• Guidelines for exploration have been established, but new exploitation guidelines are being developed in discussions with the ISA.
    • Concerns include sediment plumes harming filter feeders, noise and light pollution, and oil spills from operating vessels.
  • Economic Viability and Scaling Up:
    • ISA estimates that deep-sea mining would be commercially viable if around three million tonnes are mined annually.
    • Further studies are being conducted to understand how the technology can be scaled up and used efficiently.

About International Seabed Authority (ISA)

  • The International Seabed Authority (ISA) is an international organization established under the United Nations Convention on the Law of the Sea (UNCLOS).
  • It has the mandate to regulate and manage activities related to the exploration and exploitation of mineral resources in the international seabed area beyond national jurisdiction.
  • Functions:
    • The ISA issues contracts to qualified organizations (contractors) for the exploration and exploitation of mineral resources on the seabed in accordance with UNCLOS regulations.
    • The ISA sets rules and regulations to ensure the protection of the marine environment during exploration and exploitation activities.
    • The ISA establishes a system for revenue sharing from mining activities.
  • Pioneer Investor
    • Some countries, like India, were granted “Pioneer Investor” status for being among the first to invest in deep-sea exploration and mining.
    • This status gives such countries preferential treatment and an opportunity to secure areas of the international seabed for their exploration activities.

About United Nations Convention on the Law of the Sea (UNCLOS)

  • The United Nations Convention on the Law of the Sea (UNCLOS) is a comprehensive international treaty that defines the legal framework for the use and conservation of the world’s oceans and their resources.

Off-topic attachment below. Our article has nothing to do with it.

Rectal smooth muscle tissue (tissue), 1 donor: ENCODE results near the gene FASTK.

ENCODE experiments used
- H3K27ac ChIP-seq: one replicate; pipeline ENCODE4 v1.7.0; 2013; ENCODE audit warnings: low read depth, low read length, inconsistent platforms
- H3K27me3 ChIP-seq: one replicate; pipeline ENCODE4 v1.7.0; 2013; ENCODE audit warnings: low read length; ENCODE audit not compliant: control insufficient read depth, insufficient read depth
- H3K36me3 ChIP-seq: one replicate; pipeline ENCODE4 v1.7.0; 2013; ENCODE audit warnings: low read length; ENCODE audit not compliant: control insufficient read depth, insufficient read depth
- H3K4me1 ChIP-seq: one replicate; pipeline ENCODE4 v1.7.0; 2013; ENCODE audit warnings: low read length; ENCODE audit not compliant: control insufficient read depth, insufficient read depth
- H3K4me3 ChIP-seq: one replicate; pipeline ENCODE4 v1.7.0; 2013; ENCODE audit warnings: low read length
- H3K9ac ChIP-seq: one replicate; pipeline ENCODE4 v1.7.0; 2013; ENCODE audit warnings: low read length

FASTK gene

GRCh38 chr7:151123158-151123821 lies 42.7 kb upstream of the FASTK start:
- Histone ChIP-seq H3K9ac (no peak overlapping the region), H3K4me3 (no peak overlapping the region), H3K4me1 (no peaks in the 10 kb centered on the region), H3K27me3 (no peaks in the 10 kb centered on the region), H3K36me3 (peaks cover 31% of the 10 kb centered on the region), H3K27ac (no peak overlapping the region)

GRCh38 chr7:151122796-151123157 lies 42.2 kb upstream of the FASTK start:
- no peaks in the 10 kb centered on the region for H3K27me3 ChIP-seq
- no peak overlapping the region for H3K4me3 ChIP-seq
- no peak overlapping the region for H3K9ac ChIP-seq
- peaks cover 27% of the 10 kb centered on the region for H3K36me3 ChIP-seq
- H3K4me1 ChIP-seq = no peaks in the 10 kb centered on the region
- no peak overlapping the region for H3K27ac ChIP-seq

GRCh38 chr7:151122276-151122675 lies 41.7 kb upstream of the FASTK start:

• It was adopted in 1982 after several years of negotiations and went into effect in 1994.
  • UNCLOS is often referred to as the “constitution for the oceans” due to its extensive coverage of various maritime issues.
  • Key Provisions:
    • Territorial Waters: UNCLOS defines the territorial waters of coastal states, extending up to 12 nautical miles from their coastlines.
      • Coastal states have sovereignty over these waters, subject to certain navigational rights for other states.
    • Exclusive Economic Zones (EEZ): Coastal states have sovereign rights over the natural resources within an EEZ extending up to 200 nautical miles from their coastlines.
      • Other states have the right to conduct certain activities in these zones, such as fishing and resource exploration.
    • Continental Shelf:
      • UNCLOS delineates rules for determining the outer limits of a coastal state’s continental shelf beyond its territorial waters,
      • This provides a legal framework for the exploitation of mineral and other non-living resources.
    • High Seas: UNCLOS outlines regulations governing activities in the high seas, which are beyond the jurisdiction of any single state.
      • All states have the freedom of navigation, overflight, and the right to lay submarine cables and pipelines in the high seas.
    • Environmental Protection: The convention places significant emphasis on the protection and preservation of the marine environment.
      • It establishes principles for preventing pollution, regulating marine scientific research, and conserving marine living resources.
    • Dispute Settlement: The convention establishes mechanisms for the peaceful settlement of disputes related to the interpretation and application of its provisions.
      • This includes arbitration, international tribunals, and the International Court of Justice.